National

Is President Trump Attempting Genocide on African Americans?

Report, Studies, Show Constant Environmental Attacks on Blacks

President Donald Trump announced what he called a top to bottom overhaul of the regulations that govern one of the nation’s most significant environmental laws.
Trump said he wants to speed up approval for major projects like pipelines and highways. The NAACP and others said the move could sideline the concerns of poor and minority communities impacted by those projects and discount their impact on climate change.
A report from the NAACP, Clean Air Task Force, and the National Medical Association found that Black Americans are 75 percent more likely to live in “fence-line communities” that border oil and gas refineries.
Officials Climate Power 2020 said that worsens when communities are robbed of the right to protest pipelines, refineries, or chemical plants displacing their homes.
“Not only will Trump’s attack be a big win for oil and gas CEOs, but it will silence communities of color, who are most impacted by toxic pollution and have historically been ignored in favor of major polluting projects,” Climate Power 2020 officials noted in a news release.
“Removing these protections is just the latest example of Trump’s corrupt attacks on communities of color in the United States. Black and Brown America are suffering under the weight of Trump’s incompetence on health care, discriminatory housing policies, police brutality, and climate injustice,” the statement continued.
“Eliminating environmental reviews is just the latest, devastating, example of Trump prioritizing the wants of Big Oil over the right to clean air and clean water for Americans of color”
Climate Power 2020, a campaign dedicated to changing the politics of climate in 2020, has highlighted many incidents of what they said are Trump’s environmental assaults on communities of color.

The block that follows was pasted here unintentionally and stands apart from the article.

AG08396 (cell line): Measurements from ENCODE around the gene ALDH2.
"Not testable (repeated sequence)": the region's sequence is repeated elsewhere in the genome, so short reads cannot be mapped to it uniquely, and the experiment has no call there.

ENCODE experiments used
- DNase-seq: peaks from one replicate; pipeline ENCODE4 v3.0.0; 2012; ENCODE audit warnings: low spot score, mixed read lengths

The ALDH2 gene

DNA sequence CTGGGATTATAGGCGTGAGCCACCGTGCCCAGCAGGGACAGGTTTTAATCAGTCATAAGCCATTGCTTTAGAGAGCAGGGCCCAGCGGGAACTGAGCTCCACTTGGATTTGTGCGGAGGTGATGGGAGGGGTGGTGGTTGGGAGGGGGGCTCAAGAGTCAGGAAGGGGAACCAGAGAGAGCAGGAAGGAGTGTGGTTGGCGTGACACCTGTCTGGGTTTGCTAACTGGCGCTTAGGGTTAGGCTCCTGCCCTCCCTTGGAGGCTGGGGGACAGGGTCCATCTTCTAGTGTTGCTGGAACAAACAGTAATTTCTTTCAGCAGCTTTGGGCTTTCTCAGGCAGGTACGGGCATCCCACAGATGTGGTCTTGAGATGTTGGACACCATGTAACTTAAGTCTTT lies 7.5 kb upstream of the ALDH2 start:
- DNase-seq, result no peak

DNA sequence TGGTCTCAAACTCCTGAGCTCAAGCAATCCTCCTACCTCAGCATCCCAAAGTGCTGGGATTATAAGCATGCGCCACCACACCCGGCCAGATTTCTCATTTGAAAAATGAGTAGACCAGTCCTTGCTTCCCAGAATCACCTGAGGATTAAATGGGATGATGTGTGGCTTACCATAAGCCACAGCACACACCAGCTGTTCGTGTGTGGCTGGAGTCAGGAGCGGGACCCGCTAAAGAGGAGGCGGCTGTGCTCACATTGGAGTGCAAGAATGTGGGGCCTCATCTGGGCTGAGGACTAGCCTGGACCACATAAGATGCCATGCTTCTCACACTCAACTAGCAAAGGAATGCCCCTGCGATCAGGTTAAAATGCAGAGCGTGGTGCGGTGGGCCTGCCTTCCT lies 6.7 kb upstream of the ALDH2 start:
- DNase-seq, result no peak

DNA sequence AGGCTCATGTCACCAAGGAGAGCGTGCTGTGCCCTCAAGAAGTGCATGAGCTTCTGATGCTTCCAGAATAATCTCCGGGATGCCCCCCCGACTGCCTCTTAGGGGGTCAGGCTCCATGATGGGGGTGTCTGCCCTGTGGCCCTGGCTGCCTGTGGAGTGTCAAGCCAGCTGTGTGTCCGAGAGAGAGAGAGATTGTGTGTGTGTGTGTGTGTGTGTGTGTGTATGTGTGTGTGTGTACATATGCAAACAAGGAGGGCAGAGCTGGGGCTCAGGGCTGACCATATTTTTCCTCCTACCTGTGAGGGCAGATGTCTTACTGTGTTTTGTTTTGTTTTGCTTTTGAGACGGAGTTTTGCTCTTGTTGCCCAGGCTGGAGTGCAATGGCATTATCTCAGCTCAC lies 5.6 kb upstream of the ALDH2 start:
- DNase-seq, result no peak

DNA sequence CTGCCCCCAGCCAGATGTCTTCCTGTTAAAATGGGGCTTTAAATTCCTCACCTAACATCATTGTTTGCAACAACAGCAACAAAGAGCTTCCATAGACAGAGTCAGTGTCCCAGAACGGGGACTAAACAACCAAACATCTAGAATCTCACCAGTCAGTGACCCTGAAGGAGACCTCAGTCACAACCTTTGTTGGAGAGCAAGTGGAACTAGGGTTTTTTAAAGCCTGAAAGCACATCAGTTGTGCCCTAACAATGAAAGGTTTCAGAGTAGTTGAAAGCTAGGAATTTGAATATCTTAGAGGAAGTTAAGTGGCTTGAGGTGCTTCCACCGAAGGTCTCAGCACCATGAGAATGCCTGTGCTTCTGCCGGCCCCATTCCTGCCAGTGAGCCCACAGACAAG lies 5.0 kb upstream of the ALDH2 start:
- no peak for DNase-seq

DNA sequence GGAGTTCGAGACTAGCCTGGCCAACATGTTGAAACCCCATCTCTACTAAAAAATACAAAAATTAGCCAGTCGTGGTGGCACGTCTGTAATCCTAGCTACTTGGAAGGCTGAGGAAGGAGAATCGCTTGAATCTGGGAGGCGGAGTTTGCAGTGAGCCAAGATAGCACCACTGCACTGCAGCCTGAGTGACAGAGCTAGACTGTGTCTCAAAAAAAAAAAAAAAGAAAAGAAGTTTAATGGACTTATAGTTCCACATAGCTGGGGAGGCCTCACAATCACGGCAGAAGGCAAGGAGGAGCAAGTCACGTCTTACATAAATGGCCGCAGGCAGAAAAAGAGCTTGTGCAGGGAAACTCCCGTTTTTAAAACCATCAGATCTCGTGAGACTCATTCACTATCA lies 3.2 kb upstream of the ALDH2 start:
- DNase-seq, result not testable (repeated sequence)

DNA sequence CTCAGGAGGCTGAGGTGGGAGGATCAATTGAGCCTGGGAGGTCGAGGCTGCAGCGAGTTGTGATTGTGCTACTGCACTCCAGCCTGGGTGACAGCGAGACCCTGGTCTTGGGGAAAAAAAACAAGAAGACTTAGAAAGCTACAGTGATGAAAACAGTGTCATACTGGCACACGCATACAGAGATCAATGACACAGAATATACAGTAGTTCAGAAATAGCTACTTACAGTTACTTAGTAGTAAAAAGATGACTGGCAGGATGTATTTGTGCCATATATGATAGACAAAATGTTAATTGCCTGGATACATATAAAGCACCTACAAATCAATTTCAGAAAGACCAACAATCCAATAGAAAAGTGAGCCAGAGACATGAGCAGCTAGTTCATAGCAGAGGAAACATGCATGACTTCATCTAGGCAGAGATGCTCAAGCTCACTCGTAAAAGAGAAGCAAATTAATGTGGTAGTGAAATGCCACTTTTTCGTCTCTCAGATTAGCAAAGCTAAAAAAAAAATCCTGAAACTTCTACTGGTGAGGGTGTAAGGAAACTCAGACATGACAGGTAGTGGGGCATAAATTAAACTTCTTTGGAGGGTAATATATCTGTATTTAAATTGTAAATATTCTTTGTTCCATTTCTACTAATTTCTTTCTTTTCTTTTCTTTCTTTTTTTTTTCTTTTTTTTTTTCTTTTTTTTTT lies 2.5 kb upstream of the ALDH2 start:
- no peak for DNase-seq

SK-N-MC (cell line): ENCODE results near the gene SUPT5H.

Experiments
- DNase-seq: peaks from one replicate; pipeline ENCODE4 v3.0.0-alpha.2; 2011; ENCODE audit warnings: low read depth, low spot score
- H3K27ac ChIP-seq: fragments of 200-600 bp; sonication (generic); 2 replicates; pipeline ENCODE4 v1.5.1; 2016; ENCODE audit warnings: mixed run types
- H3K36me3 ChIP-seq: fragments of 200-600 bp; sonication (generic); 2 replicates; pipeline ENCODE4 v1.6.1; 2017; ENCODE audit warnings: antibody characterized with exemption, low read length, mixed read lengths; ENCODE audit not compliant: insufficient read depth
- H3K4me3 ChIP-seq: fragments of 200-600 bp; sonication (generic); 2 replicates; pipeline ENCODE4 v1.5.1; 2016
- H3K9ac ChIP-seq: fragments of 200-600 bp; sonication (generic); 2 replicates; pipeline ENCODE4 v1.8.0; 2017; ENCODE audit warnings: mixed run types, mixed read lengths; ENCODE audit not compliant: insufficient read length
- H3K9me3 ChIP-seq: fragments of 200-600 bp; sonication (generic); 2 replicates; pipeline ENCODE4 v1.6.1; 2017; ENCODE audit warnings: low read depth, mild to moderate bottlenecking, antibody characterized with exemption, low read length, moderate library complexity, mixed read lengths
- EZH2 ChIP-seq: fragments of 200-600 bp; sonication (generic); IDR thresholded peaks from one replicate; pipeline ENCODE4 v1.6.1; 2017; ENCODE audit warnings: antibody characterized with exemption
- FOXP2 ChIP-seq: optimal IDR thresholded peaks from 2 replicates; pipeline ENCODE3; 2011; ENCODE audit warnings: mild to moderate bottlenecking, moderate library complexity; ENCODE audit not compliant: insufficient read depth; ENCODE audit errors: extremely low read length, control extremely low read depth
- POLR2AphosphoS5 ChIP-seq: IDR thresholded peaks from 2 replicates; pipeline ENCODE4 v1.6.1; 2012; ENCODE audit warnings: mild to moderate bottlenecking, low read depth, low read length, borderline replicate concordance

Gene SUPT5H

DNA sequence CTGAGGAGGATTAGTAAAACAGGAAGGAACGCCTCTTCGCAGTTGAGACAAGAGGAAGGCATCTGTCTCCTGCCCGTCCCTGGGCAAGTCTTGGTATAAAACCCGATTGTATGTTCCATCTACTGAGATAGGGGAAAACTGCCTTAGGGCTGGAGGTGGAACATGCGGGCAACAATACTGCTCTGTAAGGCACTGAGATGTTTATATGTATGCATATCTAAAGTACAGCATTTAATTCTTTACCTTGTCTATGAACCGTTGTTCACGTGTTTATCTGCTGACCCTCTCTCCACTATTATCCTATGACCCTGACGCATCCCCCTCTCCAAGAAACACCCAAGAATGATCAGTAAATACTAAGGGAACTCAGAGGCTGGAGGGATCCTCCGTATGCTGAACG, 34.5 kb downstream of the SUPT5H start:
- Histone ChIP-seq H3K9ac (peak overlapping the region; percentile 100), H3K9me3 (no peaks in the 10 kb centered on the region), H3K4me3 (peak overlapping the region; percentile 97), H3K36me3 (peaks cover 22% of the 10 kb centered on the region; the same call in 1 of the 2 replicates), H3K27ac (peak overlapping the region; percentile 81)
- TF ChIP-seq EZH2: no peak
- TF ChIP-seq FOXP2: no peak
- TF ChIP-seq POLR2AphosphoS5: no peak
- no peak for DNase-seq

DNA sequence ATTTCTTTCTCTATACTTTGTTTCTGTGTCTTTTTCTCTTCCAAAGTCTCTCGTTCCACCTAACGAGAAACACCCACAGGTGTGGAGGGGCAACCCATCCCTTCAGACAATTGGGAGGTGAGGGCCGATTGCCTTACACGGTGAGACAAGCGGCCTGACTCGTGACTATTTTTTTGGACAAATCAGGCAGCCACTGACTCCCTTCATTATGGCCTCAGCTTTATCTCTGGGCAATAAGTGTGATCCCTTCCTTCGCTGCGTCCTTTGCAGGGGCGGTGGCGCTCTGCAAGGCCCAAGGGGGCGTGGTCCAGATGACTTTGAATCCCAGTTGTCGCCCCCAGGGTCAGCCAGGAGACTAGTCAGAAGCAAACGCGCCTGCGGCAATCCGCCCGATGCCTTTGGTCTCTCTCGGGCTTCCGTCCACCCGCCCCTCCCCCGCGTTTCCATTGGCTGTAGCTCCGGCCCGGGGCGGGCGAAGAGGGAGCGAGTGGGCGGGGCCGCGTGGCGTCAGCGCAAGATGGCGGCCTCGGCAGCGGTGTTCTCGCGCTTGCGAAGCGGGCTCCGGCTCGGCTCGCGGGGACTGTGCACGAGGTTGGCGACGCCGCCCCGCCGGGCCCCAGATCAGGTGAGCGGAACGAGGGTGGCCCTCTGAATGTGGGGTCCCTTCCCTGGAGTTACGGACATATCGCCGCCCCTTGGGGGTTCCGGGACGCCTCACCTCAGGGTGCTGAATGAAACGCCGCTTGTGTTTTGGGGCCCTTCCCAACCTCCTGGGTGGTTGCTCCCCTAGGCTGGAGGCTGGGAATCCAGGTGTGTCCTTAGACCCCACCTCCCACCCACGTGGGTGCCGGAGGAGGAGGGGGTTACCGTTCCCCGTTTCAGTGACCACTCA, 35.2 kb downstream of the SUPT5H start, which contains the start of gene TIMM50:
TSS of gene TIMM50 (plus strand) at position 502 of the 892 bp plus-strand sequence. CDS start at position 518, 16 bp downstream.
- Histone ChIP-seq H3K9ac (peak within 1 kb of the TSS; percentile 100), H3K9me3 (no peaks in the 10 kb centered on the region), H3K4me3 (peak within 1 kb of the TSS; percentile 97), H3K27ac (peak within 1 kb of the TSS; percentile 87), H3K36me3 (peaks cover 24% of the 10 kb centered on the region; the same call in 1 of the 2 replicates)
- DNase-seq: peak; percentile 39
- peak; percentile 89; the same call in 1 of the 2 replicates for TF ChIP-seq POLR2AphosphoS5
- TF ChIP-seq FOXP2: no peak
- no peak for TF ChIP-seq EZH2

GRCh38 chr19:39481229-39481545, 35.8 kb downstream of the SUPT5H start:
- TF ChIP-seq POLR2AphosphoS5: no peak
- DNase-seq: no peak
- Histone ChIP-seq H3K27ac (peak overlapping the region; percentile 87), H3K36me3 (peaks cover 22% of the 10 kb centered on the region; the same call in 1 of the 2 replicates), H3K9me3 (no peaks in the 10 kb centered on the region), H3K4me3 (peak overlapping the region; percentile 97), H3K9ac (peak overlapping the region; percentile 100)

They said the president advanced a rule that would stop communities of color from having any say on federal projects that would bring pollution and chemicals to their neighborhoods
Further, Trump gave his “chemical cronies and open license to pollute in Black and Brown towns,” using the COVID-19 pandemic as cover to waive environmental rules that directly connect to air quality and respiratory health, Climate Power 2020 officials stated.
In Houston’s most heavily industrialized areas, air pollutants surged as much as 62 percent after Trump’s rollback, according to a Texas A&M analysis of air monitoring stations.
Scientists have warned that soot pollution disproportionately affects communities of color and can cause cancer, heart disease, and asthma, killing Black children at ten times the rate as white children.
Soot in the air was linked to higher death rates from COVID-19 around the same time that Black Americans were dying at three times the rate as whites from the disease, Climate Power 2020 officials noted.
Still, Trump overruled calls from scientists to set tighter air quality standards on soot pollution after disbanding the scientists advising him on the issue.
Environmental activists also noted that Trump’s fight with California is killing people of color in that car exhaust counts as another significant source of the soot pollution that kills Black and Brown people. One study found that communities of color in the Northeast and Mid-Atlantic breathe 66% more air pollution just from car exhaust than white residents – exposure made worse when Trump insisted on rolling back clean cars standards.
“It’s well-documented that communities of color often live with the worst pollution problems, often as a lingering result of being redlined into neighborhoods near industrial facilities and other sources of toxic pollution, and there’s good reason to think this is making the impact of COVID-19 worse,” said Bruce Mirken of The Greenlining Institute.
“These communities need more control over their future and the environment they live in, not less,” Mirken demanded.

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Stacy M. Brown

I’ve worked for the Daily News of Los Angeles, the L.A. Times, Gannet and the Times-Tribune and have contributed to the Pocono Record, the New York Post and the New York Times. Television news opportunities have included: NBC, MSNBC, Scarborough Country, the Abrams Report, Today, Good Morning America, NBC Nightly News, Imus in the Morning and Anderson Cooper 360. Radio programs like the Wendy Williams Experience, Tom Joyner Morning Show and the Howard Stern Show have also provided me the chance to share my views.

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